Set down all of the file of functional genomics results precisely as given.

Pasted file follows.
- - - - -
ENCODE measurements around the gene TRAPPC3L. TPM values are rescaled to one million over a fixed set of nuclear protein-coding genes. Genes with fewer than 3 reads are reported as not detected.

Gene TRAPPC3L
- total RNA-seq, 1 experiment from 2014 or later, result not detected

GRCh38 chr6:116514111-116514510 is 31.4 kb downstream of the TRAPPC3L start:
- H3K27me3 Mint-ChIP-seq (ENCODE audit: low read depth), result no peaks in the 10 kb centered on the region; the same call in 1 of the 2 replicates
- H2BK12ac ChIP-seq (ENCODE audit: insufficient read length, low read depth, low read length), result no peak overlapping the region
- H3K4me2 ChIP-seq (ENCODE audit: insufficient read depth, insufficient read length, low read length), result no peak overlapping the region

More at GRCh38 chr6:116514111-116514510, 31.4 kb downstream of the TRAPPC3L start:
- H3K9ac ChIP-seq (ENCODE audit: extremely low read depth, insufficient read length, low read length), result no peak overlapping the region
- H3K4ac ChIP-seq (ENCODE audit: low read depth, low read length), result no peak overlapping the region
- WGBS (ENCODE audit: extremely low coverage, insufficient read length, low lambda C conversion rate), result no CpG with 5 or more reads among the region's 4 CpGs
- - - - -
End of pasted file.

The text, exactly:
ENCODE measurements around the gene TRAPPC3L. TPM values are rescaled to one million over a fixed set of nuclear protein-coding genes. Genes with fewer than 3 reads are reported as not detected.

Gene TRAPPC3L
- total RNA-seq, 1 experiment from 2014 or later, result not detected

GRCh38 chr6:116514111-116514510 is 31.4 kb downstream of the TRAPPC3L start:
- H3K27me3 Mint-ChIP-seq (ENCODE audit: low read depth), result no peaks in the 10 kb centered on the region; the same call in 1 of the 2 replicates
- H2BK12ac ChIP-seq (ENCODE audit: insufficient read length, low read depth, low read length), result no peak overlapping the region
- H3K4me2 ChIP-seq (ENCODE audit: insufficient read depth, insufficient read length, low read length), result no peak overlapping the region

More at GRCh38 chr6:116514111-116514510, 31.4 kb downstream of the TRAPPC3L start:
- H3K9ac ChIP-seq (ENCODE audit: extremely low read depth, insufficient read length, low read length), result no peak overlapping the region
- H3K4ac ChIP-seq (ENCODE audit: low read depth, low read length), result no peak overlapping the region
- WGBS (ENCODE audit: extremely low coverage, insufficient read length, low lambda C conversion rate), result no CpG with 5 or more reads among the region's 4 CpGs